We currently:

-Verizon Motorola RAZR M (Shopping Craigslist now for the Motorola Turbo.), grandfathered unlimited data plan with hotspot. This is our primary internet connection.

-ATT iPhone 5S also with unlimited data plan, but not hotspot.

(We retain two carriers, so that we have much higher probability to obtaining cellphone contact with family members. We have an elderly parent that makes remaining connected, very important to us. And yes, we've had locations where we both share the iPhone to check emails, when no Verizon or WiFi is available:)!)

-Wilson Sleek, with roof top Maximum Signal 39" antenna

-WiFiRanger GO2 with older Mobile Bullet and the new XT antenna. We too, use WiFi only when Verizon signal is weak. And we have a few times, used Connectify to pair a weak WiFi and weak Verizon signal, to provide a better internet pathway. We do use the WifiRanger via Verizon, to get the signal outside of the coach. The RAZR M Hotspot, does a good job inside of our 40' coach. Communication cabinet is in the bedroom, about 1/3 from the back of the coach. And the signal feed the front of the coaches Samsung Smart TV well, as well as lap tops too.

 

Future updates:

-Replace the Wilson Sleek with one of the more robust amps. Waiting for Maximum Singal's.

-Do a final review of rooftop antennas to pair with the newer amp, currently also leaning to the BoatAnt.

 

Though it has typically not been a problem, the removal of the Verizon phone and the lost of internal WiFi Hotspot, would probably not fly for many. My wife uses her ATT iPhone 5S 85%+ of the time while in or outside of the coach. Even when ATT has no or poor signal, as then she'd connect to the WiFiRanger via WiFi and continue to use it... So for us, the lost of the Verizon Hotspot when I take it to go somewhere, has very little impact.

 

Fun times, with many changes coming down the pipeline!

Best to all,

Smitty

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We now have an iPhone 6 and a LG G3 with 40 GB on ATT with rollover and use the phones hotspots most of the time. Also have a prepaid Verizon Jetpack we put money on when ATT coverage is bad.

Later,

J

PS. In days gone by I tethered to my Iridium sat phone to check email and SMS messages. This set up was super s-l-o-w but the only thing going when standing in the middle of nowhere.

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It is interesting to me the way so many have traveled pretty much the same paths for internet access over the years on the road. Back when Jack & I hit the road (the same year) email was gaining importance but surfing the net was mostly a hobby. It has been very interesting to observe the growth & improvements in access over the relatively short period of time. I am often amused by those who hang on to the past from fear the electronic world will control them as I find that the best versed users are the same ones who control its use best & most. Is refusing to get a smart phone so very different than it was when some insisted that automobiles would never replace the horse for transportation?

These days, we snagged an unlimited Verizon plan last fall after Millenicom went away, and a 40GB double data plan on AT&T for our smartphones. Between the two, and some cellular boosting magic - we keep online pretty well at amazingly fast speeds in most locations........

 

We ditched the satellite dish almost 2 years ago - the trade-offs just are no longer worth it for us anymore.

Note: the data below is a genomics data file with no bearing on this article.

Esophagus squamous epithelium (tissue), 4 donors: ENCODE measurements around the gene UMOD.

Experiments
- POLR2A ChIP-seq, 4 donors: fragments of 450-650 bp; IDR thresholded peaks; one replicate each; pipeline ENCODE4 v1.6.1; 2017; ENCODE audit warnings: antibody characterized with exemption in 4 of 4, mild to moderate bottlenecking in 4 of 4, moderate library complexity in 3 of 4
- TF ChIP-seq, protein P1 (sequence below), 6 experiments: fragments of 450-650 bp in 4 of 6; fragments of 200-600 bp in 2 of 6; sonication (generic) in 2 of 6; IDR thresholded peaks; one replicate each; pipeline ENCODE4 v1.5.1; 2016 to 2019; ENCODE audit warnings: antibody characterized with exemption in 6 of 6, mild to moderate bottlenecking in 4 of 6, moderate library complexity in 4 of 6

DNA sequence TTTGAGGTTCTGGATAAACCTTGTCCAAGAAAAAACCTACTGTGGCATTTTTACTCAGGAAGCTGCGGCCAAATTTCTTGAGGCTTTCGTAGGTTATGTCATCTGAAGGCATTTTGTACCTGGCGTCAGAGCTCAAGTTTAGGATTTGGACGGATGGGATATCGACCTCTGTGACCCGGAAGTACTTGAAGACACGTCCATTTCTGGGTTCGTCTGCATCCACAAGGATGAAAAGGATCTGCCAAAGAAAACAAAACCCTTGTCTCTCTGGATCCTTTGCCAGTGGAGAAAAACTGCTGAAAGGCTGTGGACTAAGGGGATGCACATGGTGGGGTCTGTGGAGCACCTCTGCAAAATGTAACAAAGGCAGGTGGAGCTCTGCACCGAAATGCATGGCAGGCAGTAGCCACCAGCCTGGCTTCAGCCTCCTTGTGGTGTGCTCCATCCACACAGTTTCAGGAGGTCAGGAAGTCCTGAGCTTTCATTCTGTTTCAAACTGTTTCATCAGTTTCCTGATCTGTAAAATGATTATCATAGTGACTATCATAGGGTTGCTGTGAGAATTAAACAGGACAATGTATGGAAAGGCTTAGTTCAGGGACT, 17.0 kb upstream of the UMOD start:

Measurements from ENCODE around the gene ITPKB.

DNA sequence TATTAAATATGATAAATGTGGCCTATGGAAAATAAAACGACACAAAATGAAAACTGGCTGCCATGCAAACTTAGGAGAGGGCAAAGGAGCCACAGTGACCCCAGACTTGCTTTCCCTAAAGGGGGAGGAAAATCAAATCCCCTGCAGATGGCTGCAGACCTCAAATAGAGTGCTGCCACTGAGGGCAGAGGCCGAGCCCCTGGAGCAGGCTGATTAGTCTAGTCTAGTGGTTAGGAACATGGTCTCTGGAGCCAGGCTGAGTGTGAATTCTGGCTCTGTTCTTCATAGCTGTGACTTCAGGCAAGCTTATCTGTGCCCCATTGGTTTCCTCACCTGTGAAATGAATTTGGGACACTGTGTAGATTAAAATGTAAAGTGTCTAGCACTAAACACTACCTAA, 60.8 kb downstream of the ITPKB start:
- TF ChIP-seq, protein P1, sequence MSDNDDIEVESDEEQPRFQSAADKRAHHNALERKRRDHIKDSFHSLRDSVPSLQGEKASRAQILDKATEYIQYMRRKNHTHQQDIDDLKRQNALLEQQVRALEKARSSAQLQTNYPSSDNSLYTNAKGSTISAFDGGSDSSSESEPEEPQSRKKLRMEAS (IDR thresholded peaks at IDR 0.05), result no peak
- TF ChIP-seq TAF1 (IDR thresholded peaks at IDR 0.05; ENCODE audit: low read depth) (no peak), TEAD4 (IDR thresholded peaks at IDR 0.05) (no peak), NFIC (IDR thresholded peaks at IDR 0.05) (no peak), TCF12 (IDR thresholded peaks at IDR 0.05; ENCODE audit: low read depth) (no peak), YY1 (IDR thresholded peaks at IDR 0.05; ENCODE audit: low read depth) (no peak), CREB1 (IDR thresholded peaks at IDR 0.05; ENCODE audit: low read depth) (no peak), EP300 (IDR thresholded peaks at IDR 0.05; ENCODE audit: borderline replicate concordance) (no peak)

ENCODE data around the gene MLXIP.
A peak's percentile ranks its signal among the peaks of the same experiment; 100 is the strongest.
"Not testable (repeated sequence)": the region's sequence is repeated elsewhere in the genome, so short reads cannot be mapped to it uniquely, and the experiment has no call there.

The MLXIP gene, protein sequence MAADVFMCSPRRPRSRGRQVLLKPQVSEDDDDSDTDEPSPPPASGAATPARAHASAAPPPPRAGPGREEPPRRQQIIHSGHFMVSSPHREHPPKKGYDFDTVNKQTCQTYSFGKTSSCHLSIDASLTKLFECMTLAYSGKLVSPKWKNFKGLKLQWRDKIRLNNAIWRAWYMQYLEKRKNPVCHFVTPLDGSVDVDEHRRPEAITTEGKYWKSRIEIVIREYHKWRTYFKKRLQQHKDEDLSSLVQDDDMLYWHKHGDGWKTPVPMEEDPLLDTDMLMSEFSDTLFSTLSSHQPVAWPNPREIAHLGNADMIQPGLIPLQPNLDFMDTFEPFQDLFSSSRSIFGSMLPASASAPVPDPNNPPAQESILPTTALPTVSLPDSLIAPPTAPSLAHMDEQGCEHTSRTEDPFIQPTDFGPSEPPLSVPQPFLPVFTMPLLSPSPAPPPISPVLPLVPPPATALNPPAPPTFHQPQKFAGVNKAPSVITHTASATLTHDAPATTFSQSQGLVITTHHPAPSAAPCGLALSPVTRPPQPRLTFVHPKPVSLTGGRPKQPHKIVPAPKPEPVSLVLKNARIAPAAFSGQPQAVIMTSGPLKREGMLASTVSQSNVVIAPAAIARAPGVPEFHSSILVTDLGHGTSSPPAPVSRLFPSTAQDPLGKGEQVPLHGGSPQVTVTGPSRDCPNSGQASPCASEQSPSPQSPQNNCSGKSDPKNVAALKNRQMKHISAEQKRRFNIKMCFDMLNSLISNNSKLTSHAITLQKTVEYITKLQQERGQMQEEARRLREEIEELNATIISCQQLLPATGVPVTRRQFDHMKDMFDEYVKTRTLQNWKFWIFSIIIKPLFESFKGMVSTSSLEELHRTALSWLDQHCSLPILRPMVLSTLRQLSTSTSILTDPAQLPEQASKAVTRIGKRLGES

It was our conversation with the two of you and some of the information you shared at Escapade in Tucson which inspired us to dump our DSL line at our home-base and go completely with the smart phones as our connection. Thanks to people like the "Technomadia" and the "Geeks on Tour" it is very easy for one to learn the new skills and uses for the latest in phones, without the need to be be part of the "bleeding edge" in the way we once needed to be. I know of nobody who is any more "connected" than the two couples mentioned, yet we have spent a fair amount of time with each and not one time has either of them been interrupted by their phones or been glued to the electronic device while ignoring the people around them. The true tech experts control their devices allowing the devices to make life easier and never allow a device to control them or to interrupt their personal relationships.

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The true tech experts control their devices allowing the devices to make life easier and never allow a device to control them or to interrupt their personal relationships.

Exactly. I can not go "backward". I want more capabilities, not less. I can control both myself and the technology just fine. Bring on more conveniences that allow me more free time to allocate as I wish. Time is the valuable property. And used properly, technology allows you to better allocate your time to the things you want to do.

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  • 2 weeks later...

We're about a year out from our planned retirement. We recently purchased our coach and are now using it almost weekly for short local trips. This past week was our longest trip to day (6 days) - and the first that I've tried working my day gig from the coach (I perform network analysis work for a large financial institution). I put in 3 eight hour days using a Verizon MIFI hotspot. The hotspot was showing "3 bars" where we were parked - and I did not experience any connectivity disruptions. I burned thru roughly 175 MB of data each day - and performance wasn't noticeably different from that which I get when working from my cable modem at home. Granted ... most of my work is basically an RDP session with servers in my organization's data center - so it's pretty much just screen scrapes and keystrokes crossing the network.